by Vannisa Biggio
I have always hung around the women of the house, observing their slow gestures, from their hands came the dough, the real dough. They stood around the old kitchen table overlooking the “carugéttu”, each with her own duties.
After reassembling the dough, which was divided into several parts to facilitate the work, they proceeded to prepare the fresh pasta for the holidays. And so, on that now worn-out wood, there were those who stretched out long strands, those who cut them into pieces, those who shaped them and finally those who arranged them. I see them again with their aprons soiled with flour, their caressing glances, aware that they would soon feed not only the bodies but also the souls of their guests. When they had finished their work, they covered the dough with white linen cloths, the only colour contrast being the monogram embroidered in one corner. Initials of one family or another, pieces of kit that I still love to use in my modern kitchen in a city flat.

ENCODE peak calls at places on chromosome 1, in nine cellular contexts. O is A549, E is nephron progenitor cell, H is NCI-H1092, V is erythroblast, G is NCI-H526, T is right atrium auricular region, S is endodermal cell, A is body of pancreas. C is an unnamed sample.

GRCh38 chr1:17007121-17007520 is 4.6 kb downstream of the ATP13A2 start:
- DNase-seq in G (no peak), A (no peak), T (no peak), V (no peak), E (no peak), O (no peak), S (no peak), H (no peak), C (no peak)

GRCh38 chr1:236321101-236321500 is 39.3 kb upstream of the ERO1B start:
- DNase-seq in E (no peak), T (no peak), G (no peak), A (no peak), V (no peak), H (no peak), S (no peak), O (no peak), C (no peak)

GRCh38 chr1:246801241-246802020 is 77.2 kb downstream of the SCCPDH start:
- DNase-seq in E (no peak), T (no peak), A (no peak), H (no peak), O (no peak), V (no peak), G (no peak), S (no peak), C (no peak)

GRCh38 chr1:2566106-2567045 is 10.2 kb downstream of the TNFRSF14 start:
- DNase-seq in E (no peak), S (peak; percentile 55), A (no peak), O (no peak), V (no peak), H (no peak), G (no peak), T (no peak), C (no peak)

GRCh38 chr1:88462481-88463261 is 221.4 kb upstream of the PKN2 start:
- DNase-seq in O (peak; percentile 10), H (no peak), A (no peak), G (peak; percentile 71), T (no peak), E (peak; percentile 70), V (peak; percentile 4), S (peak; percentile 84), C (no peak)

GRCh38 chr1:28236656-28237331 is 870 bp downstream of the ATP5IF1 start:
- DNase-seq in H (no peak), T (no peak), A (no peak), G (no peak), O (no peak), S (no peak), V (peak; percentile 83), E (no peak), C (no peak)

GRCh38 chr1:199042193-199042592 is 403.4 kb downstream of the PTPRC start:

I don’t know when this passion of mine began, but I have a clear idea of when I started to cultivate my hobby. At the end of the 1970s, after finishing high school, I started collecting cookery books and magazines. At that time, the glossy pages were full of tortellini with cream and pennette with vodka.
My mother gave me plenty of space, our roles in the kitchen remained quite distinct, as did our dishes: she with her family recipes and La Cucina Italiana, I grappling with Nouvelle Cuisine and Paul Boucuse.
I was always on the lookout for new dishes, I didn’t deal with our tradition, that was my mother’s field and I had the illusion that she would always be there! I started to write down the recipes from my house on scraps of paper, which I scattered around the house, in the middle of books: notes, annotations, asterisks, I was afraid of forgetting them. So I started writing to save our roots and leave my daughters my legacy: a trunk full of memories.